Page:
Taking the wine off its yeast

I decided it was time to second-rack the first wine (take the wine off the yeast) from one 100 litre plastic barrel to another, which we quickly filled to the brim.

We moved on to first-rack the large-scale brew, which was now eight days into fermentation. On our first batch ten days earlier we were lucky enough to open the tap at the base of the dorna and out came half-done wine with no solids, so we did the same again.  A little dribbled out then it stopped. I poked a stick up the clogged tap-hole and encountered no filter-basket beyond.

first rack

After washing my arms I rummaged in the must, shoulder-deep, and discovered that we/they had forgotten to put the filter on the back of the tap. Twenty minutes later it had proved impossible to do it now. However, during last week I’d made for us a filter-tube similar to that which farmer Zé had used to withdraw a clear sample from the must, and had obtained a pump and tubing, so we could get on with the racking anyway, albeit more slowly.

It took all afternoon until 7pm to do the job, but we filled our 250-litre stainless steel cuba full of wine, belatedly fitted the filters to the taps, and covered the leftover solids to drain overnight.

Janet appreciates the value of wine so the next day she drained every last drop from the solids, extracting another twenty litres plus a bottle for us to drink straight away! Putting an ear to the cuba you can hear all the bubbly fermentation continuing steadily.

Next blog – what we did with the remaining solids – magic !

It’s the most important day of the year on the quinta. The grapes are ripe and it’s time to make wine. It’s a lovely job, handling those luscious heavy bunches of grapes that took three pruning sessions and lots of sunshine and hand-watering to produce.

I wanted to start on the first of September but there was a thunderstorm the night before and the grapes needed to thoroughly dry before we picked them. Also, according to biodynamic methods or phases of the moon (last quarter, when the sap is falling) now is the best time to harvest. Our land is hotter than most of Central Portugal, so we’re the first to have our vindima. In Coimbra they pick in mid-October! We made a good start and by lunchtime had picked two hundred litres of grapes. It was 34°C in the shade but we worked in full sun – hot!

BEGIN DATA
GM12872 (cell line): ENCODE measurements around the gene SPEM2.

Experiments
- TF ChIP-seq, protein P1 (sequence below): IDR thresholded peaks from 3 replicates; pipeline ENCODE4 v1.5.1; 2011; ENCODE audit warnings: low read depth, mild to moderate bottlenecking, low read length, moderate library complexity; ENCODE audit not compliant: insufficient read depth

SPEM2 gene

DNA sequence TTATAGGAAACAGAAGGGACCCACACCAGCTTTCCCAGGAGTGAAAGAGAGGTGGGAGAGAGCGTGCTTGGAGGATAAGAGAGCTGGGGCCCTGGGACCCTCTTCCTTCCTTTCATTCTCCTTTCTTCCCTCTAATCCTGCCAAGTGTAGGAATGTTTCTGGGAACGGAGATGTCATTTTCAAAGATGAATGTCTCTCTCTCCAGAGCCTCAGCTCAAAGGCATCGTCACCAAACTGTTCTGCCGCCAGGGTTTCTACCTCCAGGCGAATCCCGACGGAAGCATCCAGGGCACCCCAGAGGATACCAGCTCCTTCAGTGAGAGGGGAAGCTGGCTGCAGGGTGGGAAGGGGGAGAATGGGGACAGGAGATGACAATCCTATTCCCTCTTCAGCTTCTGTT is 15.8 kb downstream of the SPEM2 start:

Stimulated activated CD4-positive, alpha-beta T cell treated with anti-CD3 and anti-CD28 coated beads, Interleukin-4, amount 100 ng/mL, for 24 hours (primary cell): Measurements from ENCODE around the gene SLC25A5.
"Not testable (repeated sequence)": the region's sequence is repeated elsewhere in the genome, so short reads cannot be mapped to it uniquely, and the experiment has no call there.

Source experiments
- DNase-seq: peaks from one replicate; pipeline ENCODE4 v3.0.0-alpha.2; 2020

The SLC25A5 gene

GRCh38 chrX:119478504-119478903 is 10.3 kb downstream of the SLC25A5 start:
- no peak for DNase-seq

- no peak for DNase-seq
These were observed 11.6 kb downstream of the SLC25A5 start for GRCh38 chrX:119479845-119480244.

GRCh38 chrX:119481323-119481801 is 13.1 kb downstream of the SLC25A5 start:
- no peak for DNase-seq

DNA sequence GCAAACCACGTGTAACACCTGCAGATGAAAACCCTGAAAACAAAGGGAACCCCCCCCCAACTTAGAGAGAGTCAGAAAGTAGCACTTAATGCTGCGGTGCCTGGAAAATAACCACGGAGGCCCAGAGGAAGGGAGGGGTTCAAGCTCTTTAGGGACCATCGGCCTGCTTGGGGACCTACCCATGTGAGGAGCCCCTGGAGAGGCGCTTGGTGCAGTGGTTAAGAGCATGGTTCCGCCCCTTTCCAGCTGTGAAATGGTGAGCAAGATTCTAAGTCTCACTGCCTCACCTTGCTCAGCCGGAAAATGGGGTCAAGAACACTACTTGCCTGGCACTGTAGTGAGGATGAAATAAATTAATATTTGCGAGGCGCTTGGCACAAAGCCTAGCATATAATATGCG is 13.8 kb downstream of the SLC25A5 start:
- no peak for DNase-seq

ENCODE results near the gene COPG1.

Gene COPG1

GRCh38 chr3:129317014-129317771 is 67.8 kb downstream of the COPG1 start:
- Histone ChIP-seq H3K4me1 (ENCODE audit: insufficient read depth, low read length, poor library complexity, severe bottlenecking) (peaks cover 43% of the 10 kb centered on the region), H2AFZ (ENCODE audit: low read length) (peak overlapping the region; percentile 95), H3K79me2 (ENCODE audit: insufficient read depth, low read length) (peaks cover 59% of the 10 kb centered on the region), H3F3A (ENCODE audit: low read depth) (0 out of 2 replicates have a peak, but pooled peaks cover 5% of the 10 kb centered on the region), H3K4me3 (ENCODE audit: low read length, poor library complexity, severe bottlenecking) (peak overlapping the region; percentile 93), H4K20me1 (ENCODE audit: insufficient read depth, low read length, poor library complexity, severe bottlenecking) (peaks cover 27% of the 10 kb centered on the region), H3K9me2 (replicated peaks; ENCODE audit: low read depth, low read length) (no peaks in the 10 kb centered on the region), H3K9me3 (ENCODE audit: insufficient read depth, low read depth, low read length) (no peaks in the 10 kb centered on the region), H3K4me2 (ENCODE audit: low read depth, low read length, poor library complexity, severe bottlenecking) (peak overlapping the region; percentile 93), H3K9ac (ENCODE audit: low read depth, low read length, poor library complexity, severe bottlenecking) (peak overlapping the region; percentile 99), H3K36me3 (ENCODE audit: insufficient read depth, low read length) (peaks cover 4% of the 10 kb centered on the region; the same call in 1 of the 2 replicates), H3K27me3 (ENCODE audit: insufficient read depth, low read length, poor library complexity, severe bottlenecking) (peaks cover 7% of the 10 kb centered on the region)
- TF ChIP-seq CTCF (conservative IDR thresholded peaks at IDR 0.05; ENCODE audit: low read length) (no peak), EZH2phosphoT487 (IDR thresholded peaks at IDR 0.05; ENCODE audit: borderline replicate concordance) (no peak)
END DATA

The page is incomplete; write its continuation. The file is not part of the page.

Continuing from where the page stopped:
We looked at the chunky bunches of grapes then walked around the un-picked vines to estimate our crop. The 280ℓ dorna looked far too small for it all, and we decided to go and buy another, slightly larger. We drove to Fundão and bought some more crates to place the picked bunches of grapes into, and our friends at Remagril supplied us with a 350ℓ dorna.

Janet with esmegador

Two years ago Janet trod our grapes, and spent many hours removing the stalks and squidging by hand all the grapes that had escaped her toes. This took over ten hours, helped by her mum who was staying with us at the time. When she saw an esmegador she wanted one! It is like an electric mangle for crushing grapes, with a system for separating the stalks out.  Our helpful assistant was rather surprised that both of these very large items would fit into the car.

Back at the quinta we managed to lift the esmegador onto the new dorna and to transfer the grapes through it.  This brilliant piece of kit squidged every grape, letting no stalks through and all 200ℓ were done in an hour including clean-up time.

Why is it that it takes hours to peel and core pears? On 1st September we spent a whole day picking the rest of the pears, preparing them, preserving some in sugar(five hours cooking) and making pear chutney with the remaining three pounds (three hours cooking).

Nearly two years ago in January a two-week-long freeze almost killed our fig trees. Last summer I cut away a large amount of remaining dead wood, which was over half of every tree. In April I pruned each tree a little more, and cleared the ground around eight previously-hidden trees. Now we have a bumper crop of figs – as of 7th Sept it was 58Kg, with well under half harvested.